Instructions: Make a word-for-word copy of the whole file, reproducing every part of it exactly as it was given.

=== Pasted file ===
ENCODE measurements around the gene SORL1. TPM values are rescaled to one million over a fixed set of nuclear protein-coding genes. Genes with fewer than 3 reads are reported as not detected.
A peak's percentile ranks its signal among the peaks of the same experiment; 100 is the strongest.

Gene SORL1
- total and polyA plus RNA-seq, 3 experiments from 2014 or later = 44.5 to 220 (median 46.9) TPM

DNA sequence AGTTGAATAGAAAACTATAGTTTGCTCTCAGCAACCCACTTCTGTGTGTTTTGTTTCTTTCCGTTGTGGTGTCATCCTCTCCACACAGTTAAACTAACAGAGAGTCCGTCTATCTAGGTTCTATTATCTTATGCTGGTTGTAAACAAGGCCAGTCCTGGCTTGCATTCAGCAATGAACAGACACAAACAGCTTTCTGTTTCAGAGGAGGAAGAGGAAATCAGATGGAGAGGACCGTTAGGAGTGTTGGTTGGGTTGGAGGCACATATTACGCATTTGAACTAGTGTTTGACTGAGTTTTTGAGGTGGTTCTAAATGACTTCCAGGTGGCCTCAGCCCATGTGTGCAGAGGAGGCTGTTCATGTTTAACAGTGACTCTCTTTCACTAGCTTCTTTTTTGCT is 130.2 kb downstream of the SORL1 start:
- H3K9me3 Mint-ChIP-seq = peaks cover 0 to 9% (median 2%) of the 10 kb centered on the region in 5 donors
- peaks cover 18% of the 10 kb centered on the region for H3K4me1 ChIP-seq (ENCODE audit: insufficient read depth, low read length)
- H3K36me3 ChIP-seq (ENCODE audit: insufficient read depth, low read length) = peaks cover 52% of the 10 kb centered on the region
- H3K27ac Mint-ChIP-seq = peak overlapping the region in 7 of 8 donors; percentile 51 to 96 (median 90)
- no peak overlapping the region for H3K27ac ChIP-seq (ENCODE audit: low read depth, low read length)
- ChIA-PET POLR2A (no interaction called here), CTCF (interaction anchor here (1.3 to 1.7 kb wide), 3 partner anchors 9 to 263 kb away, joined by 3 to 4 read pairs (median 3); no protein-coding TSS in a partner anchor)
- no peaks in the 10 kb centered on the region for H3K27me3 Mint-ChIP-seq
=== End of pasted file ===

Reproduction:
ENCODE measurements around the gene SORL1. TPM values are rescaled to one million over a fixed set of nuclear protein-coding genes. Genes with fewer than 3 reads are reported as not detected.
A peak's percentile ranks its signal among the peaks of the same experiment; 100 is the strongest.

Gene SORL1
- total and polyA plus RNA-seq, 3 experiments from 2014 or later = 44.5 to 220 (median 46.9) TPM

DNA sequence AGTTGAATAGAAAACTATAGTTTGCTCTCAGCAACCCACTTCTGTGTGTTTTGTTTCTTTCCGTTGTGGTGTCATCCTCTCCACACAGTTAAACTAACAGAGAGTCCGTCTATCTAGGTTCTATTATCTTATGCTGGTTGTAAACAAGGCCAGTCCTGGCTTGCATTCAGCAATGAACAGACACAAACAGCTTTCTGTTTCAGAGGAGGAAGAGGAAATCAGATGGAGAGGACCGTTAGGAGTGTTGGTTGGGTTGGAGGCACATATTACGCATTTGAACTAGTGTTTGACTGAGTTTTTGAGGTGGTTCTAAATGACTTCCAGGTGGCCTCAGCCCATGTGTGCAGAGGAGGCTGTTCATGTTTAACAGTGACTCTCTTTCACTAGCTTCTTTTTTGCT is 130.2 kb downstream of the SORL1 start:
- H3K9me3 Mint-ChIP-seq = peaks cover 0 to 9% (median 2%) of the 10 kb centered on the region in 5 donors
- peaks cover 18% of the 10 kb centered on the region for H3K4me1 ChIP-seq (ENCODE audit: insufficient read depth, low read length)
- H3K36me3 ChIP-seq (ENCODE audit: insufficient read depth, low read length) = peaks cover 52% of the 10 kb centered on the region
- H3K27ac Mint-ChIP-seq = peak overlapping the region in 7 of 8 donors; percentile 51 to 96 (median 90)
- no peak overlapping the region for H3K27ac ChIP-seq (ENCODE audit: low read depth, low read length)
- ChIA-PET POLR2A (no interaction called here), CTCF (interaction anchor here (1.3 to 1.7 kb wide), 3 partner anchors 9 to 263 kb away, joined by 3 to 4 read pairs (median 3); no protein-coding TSS in a partner anchor)
- no peaks in the 10 kb centered on the region for H3K27me3 Mint-ChIP-seq